History | American History I
H105 | 3049 | Gamber


Above section open to all students

This course surveys major political, economic, and social
developments in America from European settlement to the Civil War.
It also introduces students to the nature of historical inquiry and
analysis.  This course pursues these goals by closely examining the
lives of several individuals, and by analyzing the ways in which
their lives shaped and were shaped by developments such as the
emergence of slavery, the Puritan “mission,” the American
Revolution, the industrial revolution, and the Civil War.  Students
are required to attend lectures, participate in class discussions,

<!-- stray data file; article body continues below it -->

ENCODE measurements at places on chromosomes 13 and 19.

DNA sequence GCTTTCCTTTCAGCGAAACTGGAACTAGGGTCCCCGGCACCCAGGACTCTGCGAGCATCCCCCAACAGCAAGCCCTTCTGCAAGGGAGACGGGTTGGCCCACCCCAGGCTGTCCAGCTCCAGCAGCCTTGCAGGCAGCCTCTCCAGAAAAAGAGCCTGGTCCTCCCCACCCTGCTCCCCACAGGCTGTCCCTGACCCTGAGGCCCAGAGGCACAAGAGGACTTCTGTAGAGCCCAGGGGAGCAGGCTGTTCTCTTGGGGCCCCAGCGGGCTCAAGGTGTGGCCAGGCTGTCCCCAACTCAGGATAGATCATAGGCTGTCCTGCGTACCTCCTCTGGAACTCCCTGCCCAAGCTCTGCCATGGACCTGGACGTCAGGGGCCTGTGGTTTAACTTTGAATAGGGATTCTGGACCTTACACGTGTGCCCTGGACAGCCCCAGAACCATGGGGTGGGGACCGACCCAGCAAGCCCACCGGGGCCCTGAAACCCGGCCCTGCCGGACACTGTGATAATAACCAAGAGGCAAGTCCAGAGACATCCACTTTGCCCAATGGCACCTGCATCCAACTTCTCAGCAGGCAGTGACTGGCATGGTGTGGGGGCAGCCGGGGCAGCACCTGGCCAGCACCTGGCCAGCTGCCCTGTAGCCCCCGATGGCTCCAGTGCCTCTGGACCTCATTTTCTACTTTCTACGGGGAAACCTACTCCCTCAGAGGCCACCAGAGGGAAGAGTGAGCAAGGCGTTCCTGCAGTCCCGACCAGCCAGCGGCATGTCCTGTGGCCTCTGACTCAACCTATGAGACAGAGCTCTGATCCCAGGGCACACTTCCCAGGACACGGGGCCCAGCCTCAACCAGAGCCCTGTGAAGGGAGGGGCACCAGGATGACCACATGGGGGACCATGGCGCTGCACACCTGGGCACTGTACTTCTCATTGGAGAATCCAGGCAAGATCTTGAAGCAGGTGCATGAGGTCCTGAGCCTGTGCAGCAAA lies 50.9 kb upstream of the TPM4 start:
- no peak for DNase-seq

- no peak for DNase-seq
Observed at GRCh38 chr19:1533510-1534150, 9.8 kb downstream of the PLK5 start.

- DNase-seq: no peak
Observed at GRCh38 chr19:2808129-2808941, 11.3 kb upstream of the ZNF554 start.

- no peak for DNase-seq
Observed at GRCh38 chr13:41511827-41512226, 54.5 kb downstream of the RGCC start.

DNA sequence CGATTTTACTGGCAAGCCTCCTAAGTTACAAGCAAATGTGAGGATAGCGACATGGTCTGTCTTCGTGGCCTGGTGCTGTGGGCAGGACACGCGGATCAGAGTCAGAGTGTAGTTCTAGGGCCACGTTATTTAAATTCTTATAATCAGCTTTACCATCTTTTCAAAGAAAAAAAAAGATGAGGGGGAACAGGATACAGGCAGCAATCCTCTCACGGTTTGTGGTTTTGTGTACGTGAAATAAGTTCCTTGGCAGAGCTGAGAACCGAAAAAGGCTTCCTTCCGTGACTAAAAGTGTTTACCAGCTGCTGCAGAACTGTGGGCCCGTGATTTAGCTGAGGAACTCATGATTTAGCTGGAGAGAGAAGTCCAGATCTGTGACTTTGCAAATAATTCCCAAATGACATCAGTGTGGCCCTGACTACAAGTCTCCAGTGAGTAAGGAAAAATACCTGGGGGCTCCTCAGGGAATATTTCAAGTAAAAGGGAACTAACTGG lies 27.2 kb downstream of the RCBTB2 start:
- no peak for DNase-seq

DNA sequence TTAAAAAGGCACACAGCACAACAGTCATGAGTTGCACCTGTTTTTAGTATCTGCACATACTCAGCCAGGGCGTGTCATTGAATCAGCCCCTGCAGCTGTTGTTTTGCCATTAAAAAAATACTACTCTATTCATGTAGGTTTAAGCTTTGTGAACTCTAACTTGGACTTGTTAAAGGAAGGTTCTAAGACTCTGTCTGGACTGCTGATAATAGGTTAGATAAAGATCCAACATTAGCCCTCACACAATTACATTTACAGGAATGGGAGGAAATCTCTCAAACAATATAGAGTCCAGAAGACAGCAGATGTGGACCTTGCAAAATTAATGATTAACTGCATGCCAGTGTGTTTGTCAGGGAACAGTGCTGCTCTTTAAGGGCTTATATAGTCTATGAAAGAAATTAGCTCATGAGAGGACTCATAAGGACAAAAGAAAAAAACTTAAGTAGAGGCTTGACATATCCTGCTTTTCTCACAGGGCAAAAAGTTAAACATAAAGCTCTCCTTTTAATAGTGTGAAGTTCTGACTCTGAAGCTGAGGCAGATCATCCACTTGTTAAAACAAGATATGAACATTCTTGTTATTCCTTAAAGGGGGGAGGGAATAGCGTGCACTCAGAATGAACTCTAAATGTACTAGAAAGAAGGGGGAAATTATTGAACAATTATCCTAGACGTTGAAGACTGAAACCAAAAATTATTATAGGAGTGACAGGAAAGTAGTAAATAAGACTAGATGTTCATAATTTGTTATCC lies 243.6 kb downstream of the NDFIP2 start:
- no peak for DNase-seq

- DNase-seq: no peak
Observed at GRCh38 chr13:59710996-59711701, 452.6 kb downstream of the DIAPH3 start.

and complete assigned readings (about 75-100 pages per week).  They
will also complete several very short papers on assigned readings, a
midterm examination, and a final.  All examinations will be in essay
format.

Possible readings include:

Mary Rowlandson, "The Sovereignty and Goodness of God"
Alfred Young, "The Shoemaker and the Tea Party"
Lucy Larcom, "A New England Girlhood"
Frederick Douglass, "Narrative of the Life of Frederick Douglass"
Alan Brinkley, "The Unfinished Nation"